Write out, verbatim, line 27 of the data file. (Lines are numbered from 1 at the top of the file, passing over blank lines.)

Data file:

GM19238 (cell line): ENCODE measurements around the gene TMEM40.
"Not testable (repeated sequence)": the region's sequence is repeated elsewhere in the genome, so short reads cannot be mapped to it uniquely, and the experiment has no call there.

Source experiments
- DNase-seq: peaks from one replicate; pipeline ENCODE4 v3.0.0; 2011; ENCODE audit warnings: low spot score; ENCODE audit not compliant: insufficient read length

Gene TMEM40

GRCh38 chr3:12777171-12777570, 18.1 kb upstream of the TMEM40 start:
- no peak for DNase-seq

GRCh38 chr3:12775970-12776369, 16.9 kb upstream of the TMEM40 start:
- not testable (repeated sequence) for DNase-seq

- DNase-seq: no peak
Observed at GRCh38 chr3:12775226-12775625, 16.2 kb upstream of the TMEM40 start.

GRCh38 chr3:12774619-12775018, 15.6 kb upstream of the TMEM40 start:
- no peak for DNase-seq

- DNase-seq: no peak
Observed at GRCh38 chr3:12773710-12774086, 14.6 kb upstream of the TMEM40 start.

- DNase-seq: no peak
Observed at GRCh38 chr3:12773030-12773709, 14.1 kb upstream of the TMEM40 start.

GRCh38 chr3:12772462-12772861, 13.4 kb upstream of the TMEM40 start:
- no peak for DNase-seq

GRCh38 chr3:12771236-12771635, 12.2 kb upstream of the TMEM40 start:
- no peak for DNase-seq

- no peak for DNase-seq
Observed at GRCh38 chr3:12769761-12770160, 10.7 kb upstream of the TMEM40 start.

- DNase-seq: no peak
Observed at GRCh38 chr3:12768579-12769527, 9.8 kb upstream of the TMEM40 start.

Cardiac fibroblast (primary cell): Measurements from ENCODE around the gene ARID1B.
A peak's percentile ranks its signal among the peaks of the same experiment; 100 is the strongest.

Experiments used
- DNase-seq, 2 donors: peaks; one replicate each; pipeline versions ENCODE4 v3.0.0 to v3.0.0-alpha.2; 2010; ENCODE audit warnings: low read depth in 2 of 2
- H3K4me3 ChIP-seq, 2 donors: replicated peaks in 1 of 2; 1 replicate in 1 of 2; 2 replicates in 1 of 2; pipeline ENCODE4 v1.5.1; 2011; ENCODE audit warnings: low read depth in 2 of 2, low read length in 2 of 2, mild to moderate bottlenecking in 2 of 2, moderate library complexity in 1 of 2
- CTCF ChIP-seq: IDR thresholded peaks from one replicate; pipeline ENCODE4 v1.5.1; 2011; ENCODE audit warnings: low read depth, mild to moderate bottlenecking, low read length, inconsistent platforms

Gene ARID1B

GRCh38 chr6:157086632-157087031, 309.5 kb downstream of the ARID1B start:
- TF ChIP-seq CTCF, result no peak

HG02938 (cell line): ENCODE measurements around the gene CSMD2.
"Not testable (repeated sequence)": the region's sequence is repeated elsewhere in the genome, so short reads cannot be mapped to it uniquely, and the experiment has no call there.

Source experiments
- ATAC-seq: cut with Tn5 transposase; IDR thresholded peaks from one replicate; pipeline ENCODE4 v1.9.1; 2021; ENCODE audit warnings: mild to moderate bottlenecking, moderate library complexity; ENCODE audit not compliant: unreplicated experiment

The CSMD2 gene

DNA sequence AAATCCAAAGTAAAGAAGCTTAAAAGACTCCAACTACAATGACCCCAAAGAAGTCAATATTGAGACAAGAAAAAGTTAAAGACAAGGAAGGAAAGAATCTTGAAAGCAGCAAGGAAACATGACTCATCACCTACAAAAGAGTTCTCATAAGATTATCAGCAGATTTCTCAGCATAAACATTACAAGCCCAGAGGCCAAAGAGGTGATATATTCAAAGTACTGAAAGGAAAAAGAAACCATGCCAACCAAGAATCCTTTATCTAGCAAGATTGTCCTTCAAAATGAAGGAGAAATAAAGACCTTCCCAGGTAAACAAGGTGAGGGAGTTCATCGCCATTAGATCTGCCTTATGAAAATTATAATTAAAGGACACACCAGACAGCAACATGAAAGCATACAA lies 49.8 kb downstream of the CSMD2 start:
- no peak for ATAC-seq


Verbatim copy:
A peak's percentile ranks its signal among the peaks of the same experiment; 100 is the strongest.